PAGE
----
After Caítríona’s post last week, I want to continue this conversation, a discussion about ethics, freebies and food blogging.
When I started Bibliocook in 2005, few people had ever heard of a blog. There weren’t too many bloggers around and we definitely weren’t on the radar of any PR companies. We just wrote about the food that we were passionate about, the producers we met at markets and the books that we loved.
A lot has changed. Many PR companies now include bloggers as an integral part of their promotional campaigns. Over the last few years this has become a major issue in America, to the extent that it has now become a legal requirement to disclose any products or services that you get for free – or face a large fine. Here in Ireland, the extension of the ASAI digital remit in January 2013 has implications for bloggers (you can read Caítríona’s guest post about this issue here).
I hope we won’t need to go down the legal route here, but do we need a voluntary code of ethics for food bloggers in Ireland? Or are people already doing it for themselves? Much of it is about common sense, about being open and honest and transparent.
I know I really don’t want to see blog posts with every second line being a disclaimer about tasting a food sample at a festival or a sip of wine in an off license!
Take a look at some of the articles below – put together by Kristin – and see what you think. As for me, I recently added a brief note on my personal policy to the About page on my own site.
1. Be transparent and upfront about what you receive for free. After all, why wouldn’t you be? In the US this is now mandatory, and as of January 2013 the extension of the ASAI’s digital remit may have implications for bloggers in this regard as well.
2. Include a stated marketing policy on your blog, e.g. “Please feel free to contact me about samples, reviews, giveaways, etc., though I cannot guarantee that I will mention the product etc. on my blog.” Babaduck has a good example of this on a Releases & Reviews sidebar right on her home page.
3. Be clear about what the company/PR agency is expecting from you in return for the product/invitation. Who says you have to write a blog post? It’s not just your blog that has worth – your social media platform (i.e. Twitter, Facebook, Instagram, Pinterest) is valuable as well. If you have a significant number of followers, then a few tweets or Instagram photos are just as effective as an entire blog post. This is also relevant if you’ve received something unsolicited – you shouldn’t feel obligated to do a blog post about it. (See also point 4 below.)
4. Don’t feel like you have to write a feature-length blog post. We have been at events side by side with journalists and magazine writers who do a one-paragraph mention of the product or event, sometimes months later, and usually in the context of a news round-up page. Bloggers, on the other hand, tend to go overboard with hundreds of words of text and multiple photographs.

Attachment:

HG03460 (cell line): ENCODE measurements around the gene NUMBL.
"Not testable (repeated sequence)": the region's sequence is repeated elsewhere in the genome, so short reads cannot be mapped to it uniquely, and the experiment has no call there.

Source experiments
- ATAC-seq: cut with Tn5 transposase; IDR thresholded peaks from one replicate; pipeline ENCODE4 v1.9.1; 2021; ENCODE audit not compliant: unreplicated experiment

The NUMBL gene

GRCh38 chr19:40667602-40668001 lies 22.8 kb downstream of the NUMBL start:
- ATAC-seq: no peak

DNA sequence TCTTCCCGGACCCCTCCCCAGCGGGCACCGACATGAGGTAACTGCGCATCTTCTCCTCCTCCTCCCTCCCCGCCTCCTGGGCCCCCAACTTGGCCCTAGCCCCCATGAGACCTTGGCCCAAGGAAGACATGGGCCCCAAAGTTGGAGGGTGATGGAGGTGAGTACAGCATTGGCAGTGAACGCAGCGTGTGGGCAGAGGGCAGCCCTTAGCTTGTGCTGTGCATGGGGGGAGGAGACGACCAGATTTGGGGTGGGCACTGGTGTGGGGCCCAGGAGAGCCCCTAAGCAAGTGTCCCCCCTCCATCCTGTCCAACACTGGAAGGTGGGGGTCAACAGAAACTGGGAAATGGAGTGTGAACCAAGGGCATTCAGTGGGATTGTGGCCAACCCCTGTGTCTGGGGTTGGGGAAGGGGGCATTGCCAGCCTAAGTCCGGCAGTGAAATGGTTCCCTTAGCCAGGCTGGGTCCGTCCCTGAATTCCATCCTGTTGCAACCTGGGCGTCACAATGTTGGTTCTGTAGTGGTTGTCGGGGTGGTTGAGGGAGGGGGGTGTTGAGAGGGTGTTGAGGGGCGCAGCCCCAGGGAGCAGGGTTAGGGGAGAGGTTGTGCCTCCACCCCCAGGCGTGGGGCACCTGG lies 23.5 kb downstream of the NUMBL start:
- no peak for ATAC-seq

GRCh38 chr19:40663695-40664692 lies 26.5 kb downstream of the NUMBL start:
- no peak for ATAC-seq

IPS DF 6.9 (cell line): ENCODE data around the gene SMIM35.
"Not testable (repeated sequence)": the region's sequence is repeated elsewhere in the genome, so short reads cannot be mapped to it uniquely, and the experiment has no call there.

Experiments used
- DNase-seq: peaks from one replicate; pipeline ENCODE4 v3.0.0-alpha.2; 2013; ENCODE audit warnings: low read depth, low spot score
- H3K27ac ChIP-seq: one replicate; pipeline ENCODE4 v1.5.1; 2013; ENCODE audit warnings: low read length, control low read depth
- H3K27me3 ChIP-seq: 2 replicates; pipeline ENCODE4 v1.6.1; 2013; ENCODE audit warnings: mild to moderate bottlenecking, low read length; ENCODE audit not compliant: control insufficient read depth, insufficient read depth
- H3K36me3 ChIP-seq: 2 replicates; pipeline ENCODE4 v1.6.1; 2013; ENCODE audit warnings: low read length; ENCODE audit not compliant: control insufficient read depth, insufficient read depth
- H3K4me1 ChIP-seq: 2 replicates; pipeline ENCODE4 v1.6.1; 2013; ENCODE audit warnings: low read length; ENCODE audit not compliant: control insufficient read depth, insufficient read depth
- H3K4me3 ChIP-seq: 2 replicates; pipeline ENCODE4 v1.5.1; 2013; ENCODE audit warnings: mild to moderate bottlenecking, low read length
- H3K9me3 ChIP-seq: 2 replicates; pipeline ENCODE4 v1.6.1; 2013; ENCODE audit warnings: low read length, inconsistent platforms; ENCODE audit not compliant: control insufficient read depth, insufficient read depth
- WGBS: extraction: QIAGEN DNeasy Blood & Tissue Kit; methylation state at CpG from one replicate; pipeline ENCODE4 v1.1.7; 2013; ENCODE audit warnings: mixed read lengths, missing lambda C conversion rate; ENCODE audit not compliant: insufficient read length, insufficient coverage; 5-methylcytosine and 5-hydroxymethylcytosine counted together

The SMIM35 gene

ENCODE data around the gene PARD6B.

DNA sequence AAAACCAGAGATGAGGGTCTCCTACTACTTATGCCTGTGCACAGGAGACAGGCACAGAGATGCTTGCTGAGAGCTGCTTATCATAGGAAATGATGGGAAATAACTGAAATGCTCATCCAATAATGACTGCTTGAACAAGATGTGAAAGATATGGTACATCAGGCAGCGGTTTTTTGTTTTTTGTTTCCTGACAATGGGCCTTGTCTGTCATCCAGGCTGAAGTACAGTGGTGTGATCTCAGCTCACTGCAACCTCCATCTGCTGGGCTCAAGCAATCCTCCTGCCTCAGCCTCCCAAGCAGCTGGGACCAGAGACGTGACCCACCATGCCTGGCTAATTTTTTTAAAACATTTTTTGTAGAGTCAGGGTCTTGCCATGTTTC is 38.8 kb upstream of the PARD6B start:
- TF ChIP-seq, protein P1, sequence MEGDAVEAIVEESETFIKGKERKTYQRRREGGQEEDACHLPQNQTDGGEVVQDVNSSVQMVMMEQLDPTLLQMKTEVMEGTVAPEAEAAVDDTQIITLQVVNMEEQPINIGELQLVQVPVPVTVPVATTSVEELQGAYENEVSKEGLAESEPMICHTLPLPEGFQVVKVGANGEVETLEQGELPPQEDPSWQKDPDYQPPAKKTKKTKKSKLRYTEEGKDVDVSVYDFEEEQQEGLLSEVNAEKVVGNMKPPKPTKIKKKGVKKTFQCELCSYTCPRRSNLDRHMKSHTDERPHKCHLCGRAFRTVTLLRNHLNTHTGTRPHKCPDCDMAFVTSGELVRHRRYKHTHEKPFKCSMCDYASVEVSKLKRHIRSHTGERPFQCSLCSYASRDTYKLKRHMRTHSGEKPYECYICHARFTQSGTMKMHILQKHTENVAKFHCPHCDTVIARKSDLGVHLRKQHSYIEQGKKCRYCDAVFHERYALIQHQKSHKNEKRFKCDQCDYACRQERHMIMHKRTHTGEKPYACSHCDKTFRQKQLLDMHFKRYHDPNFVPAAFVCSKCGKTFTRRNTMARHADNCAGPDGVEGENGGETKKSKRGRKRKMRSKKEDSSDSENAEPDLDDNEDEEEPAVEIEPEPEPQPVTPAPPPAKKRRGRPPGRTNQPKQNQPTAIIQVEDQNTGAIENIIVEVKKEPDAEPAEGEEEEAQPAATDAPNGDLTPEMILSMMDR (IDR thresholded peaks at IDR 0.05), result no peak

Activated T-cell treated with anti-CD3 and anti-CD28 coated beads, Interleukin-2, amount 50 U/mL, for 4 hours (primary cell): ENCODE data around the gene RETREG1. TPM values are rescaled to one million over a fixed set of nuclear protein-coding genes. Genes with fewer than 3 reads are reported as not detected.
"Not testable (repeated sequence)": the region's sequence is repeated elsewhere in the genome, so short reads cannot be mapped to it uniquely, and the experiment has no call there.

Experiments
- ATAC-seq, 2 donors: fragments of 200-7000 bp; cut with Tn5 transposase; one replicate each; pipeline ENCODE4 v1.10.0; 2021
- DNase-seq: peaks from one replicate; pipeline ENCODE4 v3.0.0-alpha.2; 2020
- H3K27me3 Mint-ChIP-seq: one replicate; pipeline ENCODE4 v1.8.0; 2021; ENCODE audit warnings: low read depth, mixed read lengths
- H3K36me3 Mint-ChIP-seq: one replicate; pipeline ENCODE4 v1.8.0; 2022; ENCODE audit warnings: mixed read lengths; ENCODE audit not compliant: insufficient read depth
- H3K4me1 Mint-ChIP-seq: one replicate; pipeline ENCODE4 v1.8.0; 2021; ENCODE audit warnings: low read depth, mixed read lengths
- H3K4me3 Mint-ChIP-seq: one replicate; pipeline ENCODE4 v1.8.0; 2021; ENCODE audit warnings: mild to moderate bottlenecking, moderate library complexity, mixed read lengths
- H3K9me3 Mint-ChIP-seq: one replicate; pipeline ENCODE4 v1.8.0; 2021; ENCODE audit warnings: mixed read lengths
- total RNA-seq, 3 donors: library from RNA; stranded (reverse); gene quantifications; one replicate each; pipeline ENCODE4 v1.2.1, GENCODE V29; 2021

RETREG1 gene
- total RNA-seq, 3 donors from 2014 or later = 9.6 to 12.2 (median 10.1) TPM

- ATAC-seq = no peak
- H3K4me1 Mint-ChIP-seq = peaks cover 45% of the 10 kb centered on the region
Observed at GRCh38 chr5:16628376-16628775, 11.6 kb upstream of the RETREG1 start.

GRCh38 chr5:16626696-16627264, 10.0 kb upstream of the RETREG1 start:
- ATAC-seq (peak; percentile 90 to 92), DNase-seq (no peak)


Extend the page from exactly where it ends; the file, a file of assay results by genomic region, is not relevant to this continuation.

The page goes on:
5. Try to write like a journalist when writing about a product, trip or event. In other words, rather than approaching the topic as ‘I got this’ or ‘I did this and that on my free trip’ (see also point 6), try to make it relevant and informative to your readers. Food and drink writer Fiona Beckett has some good tips about this on her blog: ‘How to blog like a journalist’.
6. Avoid coming across as an advertorial. No one wants to read 1,000 fawning words about a free sandwich and you’ll only wind up losing readers (see this post: ‘When bloggers sell out audiences stop reading’).
7. Be conscious of your own blogging brand and its value. Before you accept a product or invitation, ask yourself if you really want to invest the time and resources to promote it – is the trade-off for a €5 product (or €10, or €100) worth the time it will take you to write and/or photograph a blog post about it? Is the product/event a good fit for your blog? And just as importantly, is it something your readers will want to know about it, or will they just gloss over the blog post if it comes across as an uncritical advertorial (see point 6 above)? Or if you have to travel to an event, consider the expenses involved – by the time you pay for the petrol, car parking and a babysitter, that free dinner might not be such a good deal after all.
8. Consider putting together a media kit and charging for sponsored posts or for running competitions/giveaways. I Am Baker has some great tips on how to go about this: ‘Blogging 101: The Pitch’.
Here’s some more food for thought about freebies and ethics: